Messrs. Archer, Dow, Ferrell, Glenn, Gundlach, Hampton, Hinchcliffe Kehoe, Kelly, Murphy, Nicholson, Palmer, Reynolds, Sanford, Sheldon, Shepard, Starne, Steele, Upton, Voris, Ware, Yager, Youngblood-23.

Those voting in the negative are,

Messrs. Baldwin, Burke, Casey. Castle. Crews, Cummings, Cunningham, Cusey, Henry, Hundley, Jacobs, Warren, Whiting, Wilcox-14.

The question then being, "Shall the resolution as amended be adopted?" and the yeas and nays being demanded, it was decided in the affirmative by the following vote:

Those voting in the affirmative are,

Messrs. Archer, Baldwin, Castle, Cummings. Cunningham, Dow, Ferrell, Glenn, Gundlach, Hinchcliffe, Jacobs, Kehoe, Kelly, Murphy, Nicholson, Reynolds, Sanford, Sheldon, Shepard, Short, Starne, Steele, Upton, Ware, Warren, Yager, Youngblood-27.

Those voting in the negative are,

Messrs. Burke, Casey, Crews, Cusey, Hampton, Henry, Hundley, Palmer, Voris, Whiting, Wilcox-11.

Mr. Steele, (by unanimous consent,) from the joint special committee on revision, made the following report:

To the Honorable the President of the Senate and Speaker of the House of Representatives:

Your committee would respectfully report that, pursuant to the following resolutions, to-wit:

Resolved by the Senate, the House of Representatives concurring therein, That there be appointed a joint committee on the revision of the Statutes, consisting of two from the Senate and three from the House of Representatives, the committee to act in conjunction with revision commissioners.

Resolved, That all bills for the revision of the Statutes which have been prepared by the revision commissioners, and not heretofore acted upon by either house, be submitted to said committee, and that said committee be authorized to continue its session after the adjournment of the present session of the General Assembly until the first day of November next; to employ a clerk, at a compensation not exceeding five dollars per day; and it shall be the duty of said committee, in conjunction with the acting commissioner of revision, to prepare all bills that may be necessary to complete the said revision, and report the same to the next regular or adjourned session of the General Assembly.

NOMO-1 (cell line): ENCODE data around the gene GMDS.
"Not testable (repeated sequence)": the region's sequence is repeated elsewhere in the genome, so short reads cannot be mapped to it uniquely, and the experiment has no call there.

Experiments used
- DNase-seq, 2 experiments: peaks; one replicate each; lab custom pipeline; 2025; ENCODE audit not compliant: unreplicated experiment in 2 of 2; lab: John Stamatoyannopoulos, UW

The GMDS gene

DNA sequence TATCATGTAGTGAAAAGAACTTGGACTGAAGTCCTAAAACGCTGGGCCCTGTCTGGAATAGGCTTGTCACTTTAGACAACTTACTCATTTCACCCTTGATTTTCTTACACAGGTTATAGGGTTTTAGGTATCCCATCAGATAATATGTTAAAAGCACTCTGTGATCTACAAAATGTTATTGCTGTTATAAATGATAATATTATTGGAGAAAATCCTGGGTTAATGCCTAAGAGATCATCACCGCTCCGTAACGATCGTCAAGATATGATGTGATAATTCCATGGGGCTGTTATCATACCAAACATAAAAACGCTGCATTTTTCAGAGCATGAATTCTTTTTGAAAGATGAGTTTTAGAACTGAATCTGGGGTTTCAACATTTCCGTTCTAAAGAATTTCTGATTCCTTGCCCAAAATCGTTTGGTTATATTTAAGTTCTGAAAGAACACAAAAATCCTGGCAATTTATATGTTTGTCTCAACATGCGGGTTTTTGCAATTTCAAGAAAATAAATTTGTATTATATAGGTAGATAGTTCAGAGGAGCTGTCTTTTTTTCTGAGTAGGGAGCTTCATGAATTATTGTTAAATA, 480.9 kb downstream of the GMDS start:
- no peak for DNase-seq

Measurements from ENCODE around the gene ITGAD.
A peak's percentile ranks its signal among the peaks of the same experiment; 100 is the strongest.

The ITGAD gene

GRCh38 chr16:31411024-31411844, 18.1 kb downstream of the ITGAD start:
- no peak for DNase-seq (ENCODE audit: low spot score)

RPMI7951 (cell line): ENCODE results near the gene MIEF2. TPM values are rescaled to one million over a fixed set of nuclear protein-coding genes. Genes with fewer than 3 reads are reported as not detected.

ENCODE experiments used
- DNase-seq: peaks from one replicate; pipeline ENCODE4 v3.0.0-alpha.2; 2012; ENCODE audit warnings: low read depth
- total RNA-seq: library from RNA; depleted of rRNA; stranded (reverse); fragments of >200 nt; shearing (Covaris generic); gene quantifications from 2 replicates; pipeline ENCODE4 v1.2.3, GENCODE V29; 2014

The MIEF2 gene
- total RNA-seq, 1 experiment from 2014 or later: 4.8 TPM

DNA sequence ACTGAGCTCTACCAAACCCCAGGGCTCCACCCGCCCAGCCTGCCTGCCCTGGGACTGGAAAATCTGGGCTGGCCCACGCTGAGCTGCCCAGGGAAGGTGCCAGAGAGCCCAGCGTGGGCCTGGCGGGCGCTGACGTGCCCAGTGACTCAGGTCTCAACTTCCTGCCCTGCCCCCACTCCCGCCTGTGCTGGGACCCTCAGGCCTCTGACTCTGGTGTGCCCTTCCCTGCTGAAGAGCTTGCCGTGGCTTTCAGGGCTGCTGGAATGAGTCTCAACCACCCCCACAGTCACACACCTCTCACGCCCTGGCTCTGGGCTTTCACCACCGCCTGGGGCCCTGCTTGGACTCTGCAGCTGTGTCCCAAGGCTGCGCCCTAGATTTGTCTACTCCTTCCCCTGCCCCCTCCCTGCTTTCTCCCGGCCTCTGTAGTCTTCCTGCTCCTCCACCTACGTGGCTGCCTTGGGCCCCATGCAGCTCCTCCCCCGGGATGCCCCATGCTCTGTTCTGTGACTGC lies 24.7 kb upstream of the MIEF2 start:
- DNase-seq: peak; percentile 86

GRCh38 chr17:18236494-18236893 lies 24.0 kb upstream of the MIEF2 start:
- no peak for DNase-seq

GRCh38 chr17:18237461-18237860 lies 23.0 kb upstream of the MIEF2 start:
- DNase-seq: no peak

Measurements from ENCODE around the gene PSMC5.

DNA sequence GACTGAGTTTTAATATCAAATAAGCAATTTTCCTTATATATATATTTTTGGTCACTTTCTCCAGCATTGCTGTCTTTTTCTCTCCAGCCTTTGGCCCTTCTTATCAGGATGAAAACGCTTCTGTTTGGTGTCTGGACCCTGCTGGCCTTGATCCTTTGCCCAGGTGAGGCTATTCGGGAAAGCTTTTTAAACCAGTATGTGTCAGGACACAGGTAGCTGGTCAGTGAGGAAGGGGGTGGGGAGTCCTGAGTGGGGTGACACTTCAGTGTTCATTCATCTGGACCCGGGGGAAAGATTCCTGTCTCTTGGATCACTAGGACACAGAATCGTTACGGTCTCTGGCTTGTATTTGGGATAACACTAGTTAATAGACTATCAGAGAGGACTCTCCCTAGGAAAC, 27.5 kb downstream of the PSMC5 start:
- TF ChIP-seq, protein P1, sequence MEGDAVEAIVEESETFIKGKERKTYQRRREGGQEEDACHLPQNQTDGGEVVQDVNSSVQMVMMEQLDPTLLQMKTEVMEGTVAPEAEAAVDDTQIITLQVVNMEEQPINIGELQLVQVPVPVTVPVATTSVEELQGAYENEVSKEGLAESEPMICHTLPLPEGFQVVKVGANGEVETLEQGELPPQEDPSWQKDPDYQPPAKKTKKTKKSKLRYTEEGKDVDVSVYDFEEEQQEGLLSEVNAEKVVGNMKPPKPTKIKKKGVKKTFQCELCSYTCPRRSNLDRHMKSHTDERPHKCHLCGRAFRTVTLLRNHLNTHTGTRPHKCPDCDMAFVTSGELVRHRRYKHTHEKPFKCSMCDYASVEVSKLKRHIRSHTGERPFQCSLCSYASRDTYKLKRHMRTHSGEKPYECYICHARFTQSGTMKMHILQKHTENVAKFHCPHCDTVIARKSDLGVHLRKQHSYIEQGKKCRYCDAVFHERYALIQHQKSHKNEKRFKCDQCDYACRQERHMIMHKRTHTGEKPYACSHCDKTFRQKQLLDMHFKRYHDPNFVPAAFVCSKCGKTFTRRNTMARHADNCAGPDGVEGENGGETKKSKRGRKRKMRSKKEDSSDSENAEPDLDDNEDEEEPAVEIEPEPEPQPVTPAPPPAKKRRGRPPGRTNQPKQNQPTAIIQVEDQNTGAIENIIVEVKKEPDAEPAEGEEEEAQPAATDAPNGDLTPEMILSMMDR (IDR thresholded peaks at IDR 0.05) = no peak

Resolved, That upon such bills being prepared and approved by said committee, five hundred copies of each be printed for the use of the two houses in the manner provided by law for printing bills, and that two hundred and twenty-five copies thereof be bound together in pamphlet form, and at the opening of the next meeting of the adjourned session of the General Assembly, distributed to the members thereof, and said committee shall distribute one copy of each revised chapter to each member of the General Assembly as soon as revised and printed.

They have prepared, in conjunction with the acting Commissioner of Revision, bills embracing the following subjects, which they have caused to be printed, and herewith submit and recommend their pas sage, to-wit:


Adoption of Children.

Agricultural Department.

Amendments and Jeofails.


Attachment of Boats and Vessels.

Attorney General and State's Attorneys.

Attorneys and Counselors.

Canal Companies.

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Circuit Courts and Superior Court of Cook County.

Criminal Court of Cook County.

Terms of Cook County Courts.

County Courts.

Criminal Jurisprudence.

Domestic Animals.





Frauds and Perjuries.

Fugitives from Justice.

General Assembly.

Habeas Corpus.

Horse and Dummy Railroads.

Husband and Wife. (Submitted without recommendation.)

Illinois and Michigan Canal.



Jails and Jailers.

Joint Rights and Obligations.

Limited Partnerships.





Ne Exeat.


Oaths and Affirmations.

Official Bonds.

Oil Inspection.